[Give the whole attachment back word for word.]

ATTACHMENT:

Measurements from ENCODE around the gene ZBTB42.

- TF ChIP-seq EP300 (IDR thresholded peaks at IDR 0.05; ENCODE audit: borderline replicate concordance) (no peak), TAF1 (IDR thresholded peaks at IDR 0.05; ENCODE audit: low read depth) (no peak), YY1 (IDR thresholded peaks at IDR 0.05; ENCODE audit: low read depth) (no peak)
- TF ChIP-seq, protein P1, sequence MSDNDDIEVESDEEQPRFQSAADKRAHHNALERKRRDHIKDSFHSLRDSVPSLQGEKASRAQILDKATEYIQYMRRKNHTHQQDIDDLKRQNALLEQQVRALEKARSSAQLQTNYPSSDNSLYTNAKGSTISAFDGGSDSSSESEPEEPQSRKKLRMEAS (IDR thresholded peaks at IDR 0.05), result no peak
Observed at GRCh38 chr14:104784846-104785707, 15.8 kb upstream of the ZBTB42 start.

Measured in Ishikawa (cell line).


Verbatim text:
Measurements from ENCODE around the gene ZBTB42.

- TF ChIP-seq EP300 (IDR thresholded peaks at IDR 0.05; ENCODE audit: borderline replicate concordance) (no peak), TAF1 (IDR thresholded peaks at IDR 0.05; ENCODE audit: low read depth) (no peak), YY1 (IDR thresholded peaks at IDR 0.05; ENCODE audit: low read depth) (no peak)
- TF ChIP-seq, protein P1, sequence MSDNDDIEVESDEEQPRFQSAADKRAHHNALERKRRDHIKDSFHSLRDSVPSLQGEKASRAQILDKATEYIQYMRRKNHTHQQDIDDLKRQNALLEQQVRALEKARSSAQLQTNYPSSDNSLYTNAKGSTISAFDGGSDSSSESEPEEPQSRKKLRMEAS (IDR thresholded peaks at IDR 0.05), result no peak
Observed at GRCh38 chr14:104784846-104785707, 15.8 kb upstream of the ZBTB42 start.

Measured in Ishikawa (cell line).